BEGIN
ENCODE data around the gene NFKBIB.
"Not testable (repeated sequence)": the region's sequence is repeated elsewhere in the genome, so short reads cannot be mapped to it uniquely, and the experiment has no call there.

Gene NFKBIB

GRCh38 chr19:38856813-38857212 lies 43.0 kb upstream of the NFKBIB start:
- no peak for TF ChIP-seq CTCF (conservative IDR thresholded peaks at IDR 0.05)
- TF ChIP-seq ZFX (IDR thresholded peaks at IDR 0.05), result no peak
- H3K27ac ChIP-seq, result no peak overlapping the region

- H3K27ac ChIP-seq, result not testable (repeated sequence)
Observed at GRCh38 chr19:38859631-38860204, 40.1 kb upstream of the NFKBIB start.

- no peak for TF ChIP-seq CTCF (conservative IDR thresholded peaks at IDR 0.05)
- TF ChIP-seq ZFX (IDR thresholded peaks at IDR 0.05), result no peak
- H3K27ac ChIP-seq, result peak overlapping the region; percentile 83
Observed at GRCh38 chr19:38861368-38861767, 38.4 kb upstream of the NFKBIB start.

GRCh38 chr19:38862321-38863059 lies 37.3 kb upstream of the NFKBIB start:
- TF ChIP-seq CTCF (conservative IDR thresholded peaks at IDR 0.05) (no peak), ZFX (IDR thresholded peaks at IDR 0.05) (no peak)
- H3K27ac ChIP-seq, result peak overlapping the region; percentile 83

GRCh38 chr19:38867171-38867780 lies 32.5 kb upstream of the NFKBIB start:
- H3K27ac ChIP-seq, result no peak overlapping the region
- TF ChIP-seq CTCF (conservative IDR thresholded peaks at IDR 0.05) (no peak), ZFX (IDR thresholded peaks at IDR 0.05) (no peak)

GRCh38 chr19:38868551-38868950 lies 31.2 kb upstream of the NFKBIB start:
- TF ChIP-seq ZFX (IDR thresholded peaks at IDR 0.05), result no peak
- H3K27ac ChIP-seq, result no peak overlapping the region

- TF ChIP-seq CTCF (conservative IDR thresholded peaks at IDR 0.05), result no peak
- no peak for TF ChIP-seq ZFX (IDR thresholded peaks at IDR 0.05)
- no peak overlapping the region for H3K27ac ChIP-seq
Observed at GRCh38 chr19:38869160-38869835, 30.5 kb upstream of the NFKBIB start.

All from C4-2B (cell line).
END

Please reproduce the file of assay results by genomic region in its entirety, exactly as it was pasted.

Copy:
ENCODE data around the gene NFKBIB.
"Not testable (repeated sequence)": the region's sequence is repeated elsewhere in the genome, so short reads cannot be mapped to it uniquely, and the experiment has no call there.

Gene NFKBIB

GRCh38 chr19:38856813-38857212 lies 43.0 kb upstream of the NFKBIB start:
- no peak for TF ChIP-seq CTCF (conservative IDR thresholded peaks at IDR 0.05)
- TF ChIP-seq ZFX (IDR thresholded peaks at IDR 0.05), result no peak
- H3K27ac ChIP-seq, result no peak overlapping the region

- H3K27ac ChIP-seq, result not testable (repeated sequence)
Observed at GRCh38 chr19:38859631-38860204, 40.1 kb upstream of the NFKBIB start.

- no peak for TF ChIP-seq CTCF (conservative IDR thresholded peaks at IDR 0.05)
- TF ChIP-seq ZFX (IDR thresholded peaks at IDR 0.05), result no peak
- H3K27ac ChIP-seq, result peak overlapping the region; percentile 83
Observed at GRCh38 chr19:38861368-38861767, 38.4 kb upstream of the NFKBIB start.

GRCh38 chr19:38862321-38863059 lies 37.3 kb upstream of the NFKBIB start:
- TF ChIP-seq CTCF (conservative IDR thresholded peaks at IDR 0.05) (no peak), ZFX (IDR thresholded peaks at IDR 0.05) (no peak)
- H3K27ac ChIP-seq, result peak overlapping the region; percentile 83

GRCh38 chr19:38867171-38867780 lies 32.5 kb upstream of the NFKBIB start:
- H3K27ac ChIP-seq, result no peak overlapping the region
- TF ChIP-seq CTCF (conservative IDR thresholded peaks at IDR 0.05) (no peak), ZFX (IDR thresholded peaks at IDR 0.05) (no peak)

GRCh38 chr19:38868551-38868950 lies 31.2 kb upstream of the NFKBIB start:
- TF ChIP-seq ZFX (IDR thresholded peaks at IDR 0.05), result no peak
- H3K27ac ChIP-seq, result no peak overlapping the region

- TF ChIP-seq CTCF (conservative IDR thresholded peaks at IDR 0.05), result no peak
- no peak for TF ChIP-seq ZFX (IDR thresholded peaks at IDR 0.05)
- no peak overlapping the region for H3K27ac ChIP-seq
Observed at GRCh38 chr19:38869160-38869835, 30.5 kb upstream of the NFKBIB start.

All from C4-2B (cell line).